My colleague and friend the late Sandra (Sandy) Gehr told me when she retired from teaching after many years as a high school art teacher that she was NOT retiring, she was rewiring! What a unique way of looking at things! Sandy started a job at Silver Lake Mill where she did graphic design after she left the classroom. It was part of her plan! Many of us hear that we should have a plan for the future but we often put off planning for later.
Twice after my retirement from my chosen career as an educator, I found myself “rewiring,” as Sandy put it, two different times. When I retired from Shenandoah County Public Schools in 2009, I ran successfully for School Board and rewired as a board member, not an educator employed by the board. I called myself a professional volunteer, since I continued work with non-profits including the New Market Area Library, the New Market Chamber of Commerce, the Shenandoah County Retired Teachers Association, my church. In 2021, I retired from the school board. Rewiring again after 50 years total in the field of education, I started working with the VRTA as an officer; first as Vice President and now as President Elect. With VRTA, I now schedule and facilitate ZOOM meetings for the Executive Committee and other committees, something I didn’t envision when I retired.
Being active in the VRTA, the state level affiliate of the National Retired Teachers Association (NRTA), I noticed efforts to help members at different stages in life. In response to the need for planning for the future, the American Association for Retired People (AARP) launched a personalized program ten years ago to help people as they transition into a new life stage as they get older. “Life Reimagined” includes multimedia tools, resources and programs which are available both virtually or in-person to support “anyone interested in exploring life choices large or small.” (AARP The Magazine, June/July 2013.) At the VRTA state meetings, we often had speakers from NRTA or AARP who shared how to be ready for changes at different life stages.
In early 2022, my late husband Jon and I took advantage of a program sponsored by the Virginia Retired Teachers Association (VRTA) to get estate planning documents (Last Will and Testament, Power of Attorney, and Medical Directive) prepared or updated at a discount price as a member benefit. At the time, we did not anticipate that these documents would be needed so soon. In October, 2022, Jon passed away. Thankfully, I had the documents which are so important when a spouse dies.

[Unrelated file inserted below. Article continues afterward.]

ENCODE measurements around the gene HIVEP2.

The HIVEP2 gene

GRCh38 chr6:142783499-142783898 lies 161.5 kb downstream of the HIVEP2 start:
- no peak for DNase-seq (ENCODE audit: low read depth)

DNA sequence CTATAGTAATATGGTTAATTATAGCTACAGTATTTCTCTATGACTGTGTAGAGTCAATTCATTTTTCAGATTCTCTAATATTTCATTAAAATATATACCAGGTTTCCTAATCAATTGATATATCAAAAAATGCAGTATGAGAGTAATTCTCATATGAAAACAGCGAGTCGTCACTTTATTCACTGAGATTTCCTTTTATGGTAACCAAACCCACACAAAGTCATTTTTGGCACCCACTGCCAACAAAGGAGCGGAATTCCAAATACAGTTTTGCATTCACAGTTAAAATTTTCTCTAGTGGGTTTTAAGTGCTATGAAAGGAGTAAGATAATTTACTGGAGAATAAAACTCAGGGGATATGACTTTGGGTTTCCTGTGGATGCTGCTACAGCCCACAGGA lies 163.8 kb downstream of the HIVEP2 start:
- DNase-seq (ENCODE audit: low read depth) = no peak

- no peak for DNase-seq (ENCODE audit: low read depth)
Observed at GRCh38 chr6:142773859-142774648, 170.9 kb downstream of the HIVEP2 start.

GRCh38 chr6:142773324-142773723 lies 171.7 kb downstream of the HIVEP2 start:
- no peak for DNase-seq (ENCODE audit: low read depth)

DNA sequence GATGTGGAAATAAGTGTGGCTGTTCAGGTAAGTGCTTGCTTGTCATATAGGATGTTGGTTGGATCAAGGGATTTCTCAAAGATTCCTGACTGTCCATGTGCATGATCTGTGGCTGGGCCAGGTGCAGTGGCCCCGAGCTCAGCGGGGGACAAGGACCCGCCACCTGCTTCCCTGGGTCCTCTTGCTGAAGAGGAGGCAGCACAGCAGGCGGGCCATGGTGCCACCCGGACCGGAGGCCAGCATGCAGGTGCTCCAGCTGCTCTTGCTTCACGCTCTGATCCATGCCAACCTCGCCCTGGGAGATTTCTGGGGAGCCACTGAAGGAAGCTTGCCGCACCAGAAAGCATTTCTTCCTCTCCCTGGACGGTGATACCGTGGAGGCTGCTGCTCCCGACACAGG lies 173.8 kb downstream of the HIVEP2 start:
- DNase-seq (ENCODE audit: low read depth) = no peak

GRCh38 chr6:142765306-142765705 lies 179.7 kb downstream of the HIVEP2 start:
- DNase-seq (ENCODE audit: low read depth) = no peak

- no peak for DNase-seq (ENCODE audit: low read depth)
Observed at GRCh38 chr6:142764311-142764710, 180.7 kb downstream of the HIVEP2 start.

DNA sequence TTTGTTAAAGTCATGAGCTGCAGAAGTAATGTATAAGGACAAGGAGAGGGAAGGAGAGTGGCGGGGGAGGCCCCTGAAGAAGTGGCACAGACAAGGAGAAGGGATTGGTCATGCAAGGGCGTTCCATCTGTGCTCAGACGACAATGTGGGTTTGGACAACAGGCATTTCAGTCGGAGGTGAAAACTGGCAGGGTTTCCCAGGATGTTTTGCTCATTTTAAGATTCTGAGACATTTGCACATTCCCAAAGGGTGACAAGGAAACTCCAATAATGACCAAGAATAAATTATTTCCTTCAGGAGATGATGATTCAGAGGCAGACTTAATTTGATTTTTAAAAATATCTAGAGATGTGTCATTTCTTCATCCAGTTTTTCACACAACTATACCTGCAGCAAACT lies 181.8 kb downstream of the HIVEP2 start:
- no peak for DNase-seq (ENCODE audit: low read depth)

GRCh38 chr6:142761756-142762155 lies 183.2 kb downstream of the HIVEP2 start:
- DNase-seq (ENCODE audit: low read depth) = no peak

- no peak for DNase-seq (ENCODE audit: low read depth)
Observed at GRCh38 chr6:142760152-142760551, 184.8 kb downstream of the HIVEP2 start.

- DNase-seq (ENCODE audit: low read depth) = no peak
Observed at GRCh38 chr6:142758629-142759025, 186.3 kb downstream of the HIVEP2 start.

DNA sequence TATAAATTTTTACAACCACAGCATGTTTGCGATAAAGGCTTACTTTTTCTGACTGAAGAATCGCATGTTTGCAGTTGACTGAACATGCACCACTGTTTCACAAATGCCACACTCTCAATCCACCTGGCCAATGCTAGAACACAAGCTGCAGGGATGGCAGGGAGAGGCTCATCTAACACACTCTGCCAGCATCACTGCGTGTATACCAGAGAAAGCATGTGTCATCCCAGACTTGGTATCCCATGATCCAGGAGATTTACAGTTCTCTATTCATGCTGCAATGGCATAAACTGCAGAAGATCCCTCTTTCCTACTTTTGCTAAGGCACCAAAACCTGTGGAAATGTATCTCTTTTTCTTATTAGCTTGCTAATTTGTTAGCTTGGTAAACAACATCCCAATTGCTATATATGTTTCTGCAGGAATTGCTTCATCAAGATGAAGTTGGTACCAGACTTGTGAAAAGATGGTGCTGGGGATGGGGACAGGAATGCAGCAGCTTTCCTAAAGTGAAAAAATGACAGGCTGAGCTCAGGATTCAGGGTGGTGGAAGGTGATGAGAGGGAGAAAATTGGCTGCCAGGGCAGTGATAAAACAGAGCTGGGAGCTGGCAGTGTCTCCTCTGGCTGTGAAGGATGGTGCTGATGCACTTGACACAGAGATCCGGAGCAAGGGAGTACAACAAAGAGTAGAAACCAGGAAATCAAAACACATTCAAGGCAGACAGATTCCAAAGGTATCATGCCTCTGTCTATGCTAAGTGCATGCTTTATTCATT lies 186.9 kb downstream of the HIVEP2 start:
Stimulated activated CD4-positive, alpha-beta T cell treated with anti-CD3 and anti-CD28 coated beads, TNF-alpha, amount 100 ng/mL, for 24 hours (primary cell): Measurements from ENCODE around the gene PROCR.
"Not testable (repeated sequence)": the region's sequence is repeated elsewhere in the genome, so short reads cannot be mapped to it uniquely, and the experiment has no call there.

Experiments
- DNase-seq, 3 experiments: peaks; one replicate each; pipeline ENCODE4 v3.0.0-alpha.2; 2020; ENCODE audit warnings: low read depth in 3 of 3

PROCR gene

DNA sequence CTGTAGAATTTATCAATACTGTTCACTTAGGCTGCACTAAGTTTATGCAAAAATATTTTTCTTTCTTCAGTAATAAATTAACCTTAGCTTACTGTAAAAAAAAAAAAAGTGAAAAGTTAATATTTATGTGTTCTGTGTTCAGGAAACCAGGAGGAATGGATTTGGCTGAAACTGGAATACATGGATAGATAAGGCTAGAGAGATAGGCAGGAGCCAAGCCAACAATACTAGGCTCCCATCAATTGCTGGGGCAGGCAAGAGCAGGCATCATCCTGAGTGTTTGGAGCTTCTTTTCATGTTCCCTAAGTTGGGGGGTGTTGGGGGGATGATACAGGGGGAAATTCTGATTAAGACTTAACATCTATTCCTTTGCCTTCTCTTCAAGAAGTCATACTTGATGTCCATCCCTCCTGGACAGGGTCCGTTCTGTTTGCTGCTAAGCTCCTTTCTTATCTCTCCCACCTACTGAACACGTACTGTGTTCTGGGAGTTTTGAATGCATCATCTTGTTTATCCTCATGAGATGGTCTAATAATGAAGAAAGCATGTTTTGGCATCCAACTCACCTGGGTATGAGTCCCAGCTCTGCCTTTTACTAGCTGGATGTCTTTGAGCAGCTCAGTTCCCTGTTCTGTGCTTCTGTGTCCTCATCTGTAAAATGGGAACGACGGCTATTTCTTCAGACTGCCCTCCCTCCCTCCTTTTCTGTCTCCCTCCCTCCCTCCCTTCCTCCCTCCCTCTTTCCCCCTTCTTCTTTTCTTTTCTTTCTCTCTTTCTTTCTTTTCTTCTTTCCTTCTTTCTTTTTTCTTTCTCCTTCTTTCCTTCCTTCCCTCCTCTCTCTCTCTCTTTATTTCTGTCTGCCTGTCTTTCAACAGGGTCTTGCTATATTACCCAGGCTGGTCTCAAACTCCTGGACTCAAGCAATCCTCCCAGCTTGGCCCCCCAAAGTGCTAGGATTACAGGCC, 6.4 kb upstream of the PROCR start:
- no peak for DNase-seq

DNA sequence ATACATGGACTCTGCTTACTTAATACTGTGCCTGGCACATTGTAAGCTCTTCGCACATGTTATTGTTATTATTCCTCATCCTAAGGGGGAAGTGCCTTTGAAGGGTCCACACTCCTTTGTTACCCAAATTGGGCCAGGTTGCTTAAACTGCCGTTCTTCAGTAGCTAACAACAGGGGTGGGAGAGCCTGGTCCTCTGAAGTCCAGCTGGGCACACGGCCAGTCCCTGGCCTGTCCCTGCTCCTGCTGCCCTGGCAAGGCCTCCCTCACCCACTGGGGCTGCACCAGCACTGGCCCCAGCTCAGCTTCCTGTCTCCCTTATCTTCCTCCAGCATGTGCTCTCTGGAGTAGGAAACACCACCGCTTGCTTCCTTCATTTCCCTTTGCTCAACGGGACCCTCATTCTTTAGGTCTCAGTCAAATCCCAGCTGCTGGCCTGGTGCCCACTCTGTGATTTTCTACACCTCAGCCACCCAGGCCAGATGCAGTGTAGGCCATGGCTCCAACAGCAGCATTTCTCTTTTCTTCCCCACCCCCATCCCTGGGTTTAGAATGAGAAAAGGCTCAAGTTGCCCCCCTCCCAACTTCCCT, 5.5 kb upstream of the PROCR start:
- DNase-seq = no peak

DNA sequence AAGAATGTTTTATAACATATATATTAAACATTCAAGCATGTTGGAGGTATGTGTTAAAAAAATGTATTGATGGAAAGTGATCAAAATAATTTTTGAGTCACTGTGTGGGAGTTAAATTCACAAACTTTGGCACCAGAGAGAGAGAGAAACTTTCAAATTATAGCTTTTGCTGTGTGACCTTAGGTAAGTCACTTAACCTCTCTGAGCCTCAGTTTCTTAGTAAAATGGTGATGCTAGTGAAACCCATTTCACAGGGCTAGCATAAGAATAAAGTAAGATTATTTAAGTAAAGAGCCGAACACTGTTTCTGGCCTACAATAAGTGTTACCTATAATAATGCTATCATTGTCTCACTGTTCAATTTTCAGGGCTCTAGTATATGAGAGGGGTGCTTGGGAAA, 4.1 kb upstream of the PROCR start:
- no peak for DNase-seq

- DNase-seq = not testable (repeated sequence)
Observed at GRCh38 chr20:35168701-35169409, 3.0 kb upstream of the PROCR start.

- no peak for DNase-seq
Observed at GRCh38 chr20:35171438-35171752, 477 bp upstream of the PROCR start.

During the pandemic, many spoke about the “new normal.” Personally, I refused to use this terminology; I thought that we would not be returning to normal, but instead to a new reality. As I transition to life without my partner, many feelings emerge in my new reality that I had not planned for and with which I now have to deal. Some things just cannot be planned for; one has to deal with them as life happens.
Living alone is a new experience for me; for the first time in 74 years, I now live by myself. For an extrovert who gets her energy from talking and interacting with others, this transition has been difficult. Thankfully, friends and family connect with me often to see how I am doing. I realize not everyone has support when they move to a new phase of life. For the first month of living alone, I posted a daily message on Facebook starting with “Day 1 of missing Jon” with a small everyday thing that Jon did that I took for granted and missed. The idea came to me from my late friend Cindy Earhart Rinker, a professional writer who posted daily for a year on Facebook “Day # WK (Without Kenny.) The posts were meaningful. On Day 265, Cindy posted: “So, I have made it through this first horrible year. I am going to continue to write on Facebook, but I am going to retire WK. I don’t need to count the days to miss him….” I did my Facebook posts for myself, but others expressed to me that they appreciated reading them, just as Cindy’s posts had spoken to me although I had no idea that I would be going through the sadness of losing a husband myself just a year after Cindy’s last post about living without her late husband Kenny. (Sadly, Cindy died just days before my husband did.)
My advice is to plan for your future without putting it off, explore rewiring instead of retiring from life when one retires from a job, and reimagine your life with new realities when life presents challenges. Help others who are rewiring or reimagining too.